The two girls laughed and the tension at the table eased for just a moment, but then the grand-father cleared his throat loudly and sounded the bell for dinner to begin. Dinner was a quiet affair. All attempts at conversation were abandoned after that. It was as though the whole thing was dismissed.
But Nikki had never gotten an invitation back to the mansion on Cape Cod, and it was rumored that Mr. Grenaldi had even tried to get Nikki moved out of Margo’s room.
“I never knew that either!” Larson said, somewhat upset by this news.
“Mr. Grenaldi really thought highly of himself. So highly in fact he tried his best to get me out of his grand-daughter’s life. Unworthy working type I think he called me. I don’t think you were any higher. The point is, Brother dear, Margo didn’t leave you because she was done with you. She’d tried so hard to get away from that family; they must have pulled her back in using the only way they could. Using you.”
“Oh I know that. I had a little taste of Senor’s temper, when I announced at their country club that I was marrying Margo. But he’d stopped. I thought he’d changed his mind about me.”
“Not a chance. That man just laid in wait until he knew he could do his worst. So, take heart, because I have a feeling she’s feeling the same way you do. That love you shared was once in a lifetime; the kind that fairy tales are made of.”
Nikki got up then and left Larson to his own, sipping the lukewarm coffee and thinking a bit better about himself. He hated it when his sister was right.
His own mind was wandering back in reflection a few moments later, watching the cars going by the old brick house. It was a Christmas tree tied atop a small compact that had his mind drifting backward in time to that year right before Lexie was born.
Margo was nearly nine months pregnant. She was struggling with a bag, her purse and her keys, entering their apartment in Spartanburg, her face was flushed but her eyes were dancing.
“Hold on,” he admonished, jumping up from his place on the floor to take the bag from her.
“What’s all this?” he asked, kissing his wife on the cheek, his hand resting lightly on the large mound that was his daughter, still growing inside her.
“I saw it and just had to get it. This will be her first Christmas, we have to make it special.”
She lowered herself into the soft cushioned chair in the living room. Larson knelt beside her, putting her feet up on the ottoman, removing her shoes, pausing to rub them.
“Darling, while that feels awesome, I have to show you this! Hand me that bag won’t you?”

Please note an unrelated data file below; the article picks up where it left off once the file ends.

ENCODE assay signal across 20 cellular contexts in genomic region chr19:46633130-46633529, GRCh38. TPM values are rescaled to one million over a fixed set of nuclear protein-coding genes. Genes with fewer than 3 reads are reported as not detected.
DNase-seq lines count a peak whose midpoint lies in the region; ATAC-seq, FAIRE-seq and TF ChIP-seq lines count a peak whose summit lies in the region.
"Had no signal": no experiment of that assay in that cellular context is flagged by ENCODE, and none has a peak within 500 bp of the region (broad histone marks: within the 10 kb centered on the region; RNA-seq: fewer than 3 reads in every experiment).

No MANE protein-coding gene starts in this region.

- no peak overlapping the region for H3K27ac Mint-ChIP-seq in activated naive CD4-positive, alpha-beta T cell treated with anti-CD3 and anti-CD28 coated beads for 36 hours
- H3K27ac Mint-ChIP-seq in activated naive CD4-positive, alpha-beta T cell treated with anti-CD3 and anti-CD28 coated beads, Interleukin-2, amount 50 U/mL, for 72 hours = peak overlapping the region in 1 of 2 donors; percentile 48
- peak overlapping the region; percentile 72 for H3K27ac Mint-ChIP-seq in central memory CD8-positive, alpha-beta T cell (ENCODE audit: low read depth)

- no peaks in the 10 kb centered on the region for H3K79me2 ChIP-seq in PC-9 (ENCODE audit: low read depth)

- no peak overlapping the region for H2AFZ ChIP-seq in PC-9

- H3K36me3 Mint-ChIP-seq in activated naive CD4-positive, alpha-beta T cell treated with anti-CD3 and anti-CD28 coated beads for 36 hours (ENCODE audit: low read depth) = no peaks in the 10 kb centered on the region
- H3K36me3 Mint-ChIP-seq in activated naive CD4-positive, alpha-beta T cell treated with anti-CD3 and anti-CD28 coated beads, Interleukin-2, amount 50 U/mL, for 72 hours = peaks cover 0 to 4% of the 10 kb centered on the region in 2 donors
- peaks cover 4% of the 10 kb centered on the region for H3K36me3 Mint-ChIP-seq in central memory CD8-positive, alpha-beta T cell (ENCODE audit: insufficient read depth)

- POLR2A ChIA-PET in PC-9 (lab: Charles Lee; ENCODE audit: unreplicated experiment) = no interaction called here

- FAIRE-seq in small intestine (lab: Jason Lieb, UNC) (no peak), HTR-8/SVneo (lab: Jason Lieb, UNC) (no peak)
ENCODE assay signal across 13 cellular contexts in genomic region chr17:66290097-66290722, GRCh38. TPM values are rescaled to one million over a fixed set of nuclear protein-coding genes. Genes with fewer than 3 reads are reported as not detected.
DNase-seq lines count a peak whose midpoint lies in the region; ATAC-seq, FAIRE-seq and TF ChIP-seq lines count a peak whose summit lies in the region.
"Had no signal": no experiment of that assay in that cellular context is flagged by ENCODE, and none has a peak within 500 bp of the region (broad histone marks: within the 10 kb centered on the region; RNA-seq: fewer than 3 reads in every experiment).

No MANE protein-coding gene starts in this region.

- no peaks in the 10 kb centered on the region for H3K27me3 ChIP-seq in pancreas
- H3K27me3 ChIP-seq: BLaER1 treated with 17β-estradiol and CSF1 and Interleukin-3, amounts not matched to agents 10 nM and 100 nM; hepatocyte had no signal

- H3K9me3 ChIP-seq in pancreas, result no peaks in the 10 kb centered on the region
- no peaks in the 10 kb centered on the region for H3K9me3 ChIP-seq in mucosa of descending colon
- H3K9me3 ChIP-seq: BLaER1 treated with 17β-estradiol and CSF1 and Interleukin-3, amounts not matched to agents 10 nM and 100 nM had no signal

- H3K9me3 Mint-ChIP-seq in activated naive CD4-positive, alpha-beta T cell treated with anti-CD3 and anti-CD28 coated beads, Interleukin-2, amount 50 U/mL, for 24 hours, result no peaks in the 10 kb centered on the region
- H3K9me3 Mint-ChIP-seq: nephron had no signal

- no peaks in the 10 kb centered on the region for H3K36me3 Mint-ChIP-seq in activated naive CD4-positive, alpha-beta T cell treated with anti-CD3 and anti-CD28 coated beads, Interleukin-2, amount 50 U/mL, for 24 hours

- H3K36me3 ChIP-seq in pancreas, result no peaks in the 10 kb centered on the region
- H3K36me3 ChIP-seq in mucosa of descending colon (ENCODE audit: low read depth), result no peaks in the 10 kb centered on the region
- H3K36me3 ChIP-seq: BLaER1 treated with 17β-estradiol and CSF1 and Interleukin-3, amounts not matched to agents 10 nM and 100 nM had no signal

Larson reached forward grasping the shopping bag with one hand, handing it to her.
She rummaged amongst the tissue paper, and withdrew two boxes. One smaller than the other. Inside the small box was a rocking horse with “Lexie” written on it, under it read, “Baby’s First Christmas”.
“It’s beautiful,” he agreed, smiling at his wife.
“Open the other one.”
He opened the larger box and gasped at the intricate designed star shaped tree topper. In the middle was a small angel, holding a baby. There were gold and silver beads encrusted on the points of the star, and when Larson pulled it from it’s bed of tissue paper he noticed the cord. He stood and walked to the wall outlet, and when he plugged it in he smiled, watching the glowing twinkling lights shine around the baby. Then he realized it was playing, “What Child is This”, one of their favorite Christmas songs.
“Perfect,” he said, then smiled indulgently at his wife, who was sound asleep in the chair, the baby ornament resting gently in her upturned hand.
Brought back to the present, he noticed that the tears from his memory were fresh in his eyes. A few weeks later, she was gone. He remembered watching the star in his newly decorated penthouse apartment that Christmas, alone but determined still that his wife would return. He had gazed at the lights of the star, twinkling at the top of the large spruce tree, while it played the beautiful music, and his newborn daughter slept in his arms. The tears ran down his cheeks unchecked, for he had cried that night as well, and he put away the memory for another day.
Love, pure and simple, with pain like a knife, but still so sweet, made him wonder how much more his heart could take.